By Caroline Valetkevitch
NEW YORK (Reuters) - U.S. stocks declined for a third straight session on Monday as Federal Reserve officials suggested the Fed could still begin scaling back its stimulus later this year.
A looming political deadline in Washington added to pressure on the market, where losses over the past three sessions have erased the S&P 500's 1.2 percent gain last Wednesday when the Fed decided against reducing its economic stimulus measures.
William Dudley, president of the Federal Reserve Bank of New York, said in a speech the timeline that Fed Chairman Ben Bernanke articulated in June for scaling back the central bank's stimulus measures is "still very much intact," as long as the economy keeps improving.
At a separate event, Dallas Fed President Richard Fisher warned that by standing pat the Fed had hurt its credibility and said he had urged colleagues to support a $10 billion reduction in the Fed's bond-buying program at last week's meeting.
Banks led the S&P 500's decline, with Citigroup (C.N) down 3.2 percent at $49.57, a day after the Financial Times reported Citi had a significant drop in trading revenue during the third quarter. The S&P financial index (CME:^SPSY) lost 1.5 percent. Shares of JPMorgan Chase (JPM.N) were down 2.5 percent at $51.46.
The Fed last week decided against reducing asset purchases from the current $85-billion monthly pace, surprising many investors who had anticipated a change in policy.
"They have cast uncertainty, and the uncertainty more than overshadows the fact that they've left a more stimulative policy in place," said Stephen Massocca, managing director at Wedbush Equity Management LLC in San Francisco.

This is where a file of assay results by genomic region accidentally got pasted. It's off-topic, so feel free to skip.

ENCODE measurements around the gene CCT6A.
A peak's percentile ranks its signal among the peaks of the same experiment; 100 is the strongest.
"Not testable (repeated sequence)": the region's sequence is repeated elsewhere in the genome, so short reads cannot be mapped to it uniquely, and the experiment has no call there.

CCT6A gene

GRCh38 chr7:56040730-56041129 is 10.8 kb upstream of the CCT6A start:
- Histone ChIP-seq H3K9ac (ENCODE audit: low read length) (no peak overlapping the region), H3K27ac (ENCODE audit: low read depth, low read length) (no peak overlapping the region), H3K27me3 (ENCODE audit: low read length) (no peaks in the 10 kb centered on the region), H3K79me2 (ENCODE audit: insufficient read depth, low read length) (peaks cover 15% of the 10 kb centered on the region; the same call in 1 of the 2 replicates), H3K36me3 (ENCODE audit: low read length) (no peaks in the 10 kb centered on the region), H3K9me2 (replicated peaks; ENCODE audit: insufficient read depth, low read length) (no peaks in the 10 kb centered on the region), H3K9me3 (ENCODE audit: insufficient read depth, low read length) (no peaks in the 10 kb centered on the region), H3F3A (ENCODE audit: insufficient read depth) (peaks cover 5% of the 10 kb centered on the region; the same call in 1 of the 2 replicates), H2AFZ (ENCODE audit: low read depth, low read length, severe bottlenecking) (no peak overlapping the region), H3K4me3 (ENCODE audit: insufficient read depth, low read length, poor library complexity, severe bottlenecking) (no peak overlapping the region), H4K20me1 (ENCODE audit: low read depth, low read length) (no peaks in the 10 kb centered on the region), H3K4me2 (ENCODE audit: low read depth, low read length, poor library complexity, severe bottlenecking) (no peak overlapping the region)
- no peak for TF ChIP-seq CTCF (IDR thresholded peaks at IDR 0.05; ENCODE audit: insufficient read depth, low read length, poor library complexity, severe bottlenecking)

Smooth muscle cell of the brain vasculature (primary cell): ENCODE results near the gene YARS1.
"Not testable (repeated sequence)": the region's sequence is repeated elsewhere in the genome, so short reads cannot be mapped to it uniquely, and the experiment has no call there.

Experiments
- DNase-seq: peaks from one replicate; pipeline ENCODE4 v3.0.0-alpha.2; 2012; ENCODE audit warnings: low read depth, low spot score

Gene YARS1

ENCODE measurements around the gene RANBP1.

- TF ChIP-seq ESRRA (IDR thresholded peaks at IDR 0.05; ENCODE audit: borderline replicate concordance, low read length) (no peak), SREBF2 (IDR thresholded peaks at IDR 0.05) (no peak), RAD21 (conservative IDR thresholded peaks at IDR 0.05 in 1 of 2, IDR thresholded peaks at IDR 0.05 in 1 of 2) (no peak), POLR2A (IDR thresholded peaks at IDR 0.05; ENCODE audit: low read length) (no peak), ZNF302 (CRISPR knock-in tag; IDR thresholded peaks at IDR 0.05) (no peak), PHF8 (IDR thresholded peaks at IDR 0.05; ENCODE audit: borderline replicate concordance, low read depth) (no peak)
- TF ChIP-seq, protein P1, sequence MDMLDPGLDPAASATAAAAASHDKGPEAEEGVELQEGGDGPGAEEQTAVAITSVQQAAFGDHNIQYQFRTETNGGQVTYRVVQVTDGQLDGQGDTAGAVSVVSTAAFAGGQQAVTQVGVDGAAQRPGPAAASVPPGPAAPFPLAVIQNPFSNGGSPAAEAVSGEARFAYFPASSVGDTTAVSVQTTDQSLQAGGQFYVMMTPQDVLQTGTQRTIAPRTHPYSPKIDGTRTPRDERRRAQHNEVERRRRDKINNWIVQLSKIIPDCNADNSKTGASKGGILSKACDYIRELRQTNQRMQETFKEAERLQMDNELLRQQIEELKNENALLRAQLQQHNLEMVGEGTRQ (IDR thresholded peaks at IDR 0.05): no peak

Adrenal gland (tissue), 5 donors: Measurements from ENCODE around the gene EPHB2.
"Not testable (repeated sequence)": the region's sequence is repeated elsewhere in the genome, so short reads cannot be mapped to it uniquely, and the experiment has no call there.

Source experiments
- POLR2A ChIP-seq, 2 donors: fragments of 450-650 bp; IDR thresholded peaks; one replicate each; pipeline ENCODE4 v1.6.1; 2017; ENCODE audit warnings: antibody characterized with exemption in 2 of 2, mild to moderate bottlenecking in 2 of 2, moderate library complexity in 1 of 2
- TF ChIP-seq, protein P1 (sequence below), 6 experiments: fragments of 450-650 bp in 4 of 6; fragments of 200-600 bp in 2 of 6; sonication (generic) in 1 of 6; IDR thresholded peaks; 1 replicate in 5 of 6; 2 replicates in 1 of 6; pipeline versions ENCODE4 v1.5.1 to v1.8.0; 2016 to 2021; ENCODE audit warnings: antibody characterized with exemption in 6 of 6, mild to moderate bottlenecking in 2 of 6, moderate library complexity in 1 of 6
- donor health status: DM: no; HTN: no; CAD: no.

The Dow Jones industrial average (^DJI) was down 49.71 points, or 0.32 percent, at 15,401.38. The Standard & Poor's 500 Index (^GSPC) was down 8.07 points, or 0.47 percent, at 1,701.84. The Nasdaq Composite Index (^IXIC) was down 9.44 points, or 0.25 percent, at 3,765.29.
The S&P 500 is on track for a gain of 4.2 percent for September and is up 19.3 percent for the year so far.
Adding to concerns was the approaching Oct 1 deadline for Congress to avoid a government shutdown as lawmakers negotiate ahead of the end of the fiscal year.
"I think investors are a little more concerned about the debate going on in Washington and the volatility that may create over the next few weeks," said Michael Sheldon, chief market strategist of RDM Financial in Westport, Connecticut.
U.S.-listed shares of Blackberry (BBRY.O) closed up 1.1 percent at $8.82 after a consortium led by Fairfax Financial offered to buy the Canadian smartphone maker for $4.7 billion.
Apple (AAPL) shares were a bright spot, up 5 percent to $490.64, giving the S&P 500 its biggest boost. Apple sold 9 million iPhone 5s and iPhone 5c models since their launch on Friday.
A flood of new orders gave a boost to European and Chinese firms in September, according to surveys that added to evidence that the global economy is healing, but U.S. factory activity lost some momentum.
The widely followed Dow Jones industrial average (^DJI) now includes three new components. Goldman Sachs (GS), Visa (NYS:V) and Nike (NKE) on Monday replaced Bank of America (BAC), Hewlett-Packard (HPQ) and Alcoa (AA).
Shares of Goldman fell 2.7 percent to $165.25, while Visa declined 1.3 percent to $196.24, and Nike dipped 0.6 percent to $68.98. HP eased 0.1 percent to $21.20, Alcoa slipped 0.1 percent to $8.28 and shares of Bank of America dropped 2.1 percent to $14.14.
Volume totaled about 5.8 billion shares traded on the New York Stock Exchange, the Nasdaq and the NYSE MKT, below the average daily closing volume of about 6.3 billion this year.
Decliners beat advancers on the NYSE by about 1.4 to 1 and on the Nasdaq by about 1.3 to 1.
(Editing by Nick Zieminski)
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